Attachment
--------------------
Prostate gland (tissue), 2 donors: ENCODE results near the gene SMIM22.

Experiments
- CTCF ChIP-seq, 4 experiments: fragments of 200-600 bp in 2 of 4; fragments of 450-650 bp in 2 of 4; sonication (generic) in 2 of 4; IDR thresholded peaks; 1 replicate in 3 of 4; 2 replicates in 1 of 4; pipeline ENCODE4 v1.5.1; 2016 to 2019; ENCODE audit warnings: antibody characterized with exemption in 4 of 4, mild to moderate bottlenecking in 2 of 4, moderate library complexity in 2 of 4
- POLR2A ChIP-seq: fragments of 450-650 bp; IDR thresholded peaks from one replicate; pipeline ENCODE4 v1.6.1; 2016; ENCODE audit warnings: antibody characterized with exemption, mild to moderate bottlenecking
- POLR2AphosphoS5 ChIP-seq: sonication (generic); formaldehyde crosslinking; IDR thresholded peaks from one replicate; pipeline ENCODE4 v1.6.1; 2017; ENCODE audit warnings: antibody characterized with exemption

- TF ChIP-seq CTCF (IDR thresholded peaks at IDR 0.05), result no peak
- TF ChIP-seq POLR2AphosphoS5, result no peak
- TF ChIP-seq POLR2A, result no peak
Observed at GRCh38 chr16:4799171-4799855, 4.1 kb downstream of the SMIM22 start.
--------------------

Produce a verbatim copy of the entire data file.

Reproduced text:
Prostate gland (tissue), 2 donors: ENCODE results near the gene SMIM22.

Experiments
- CTCF ChIP-seq, 4 experiments: fragments of 200-600 bp in 2 of 4; fragments of 450-650 bp in 2 of 4; sonication (generic) in 2 of 4; IDR thresholded peaks; 1 replicate in 3 of 4; 2 replicates in 1 of 4; pipeline ENCODE4 v1.5.1; 2016 to 2019; ENCODE audit warnings: antibody characterized with exemption in 4 of 4, mild to moderate bottlenecking in 2 of 4, moderate library complexity in 2 of 4
- POLR2A ChIP-seq: fragments of 450-650 bp; IDR thresholded peaks from one replicate; pipeline ENCODE4 v1.6.1; 2016; ENCODE audit warnings: antibody characterized with exemption, mild to moderate bottlenecking
- POLR2AphosphoS5 ChIP-seq: sonication (generic); formaldehyde crosslinking; IDR thresholded peaks from one replicate; pipeline ENCODE4 v1.6.1; 2017; ENCODE audit warnings: antibody characterized with exemption

- TF ChIP-seq CTCF (IDR thresholded peaks at IDR 0.05), result no peak
- TF ChIP-seq POLR2AphosphoS5, result no peak
- TF ChIP-seq POLR2A, result no peak
Observed at GRCh38 chr16:4799171-4799855, 4.1 kb downstream of the SMIM22 start.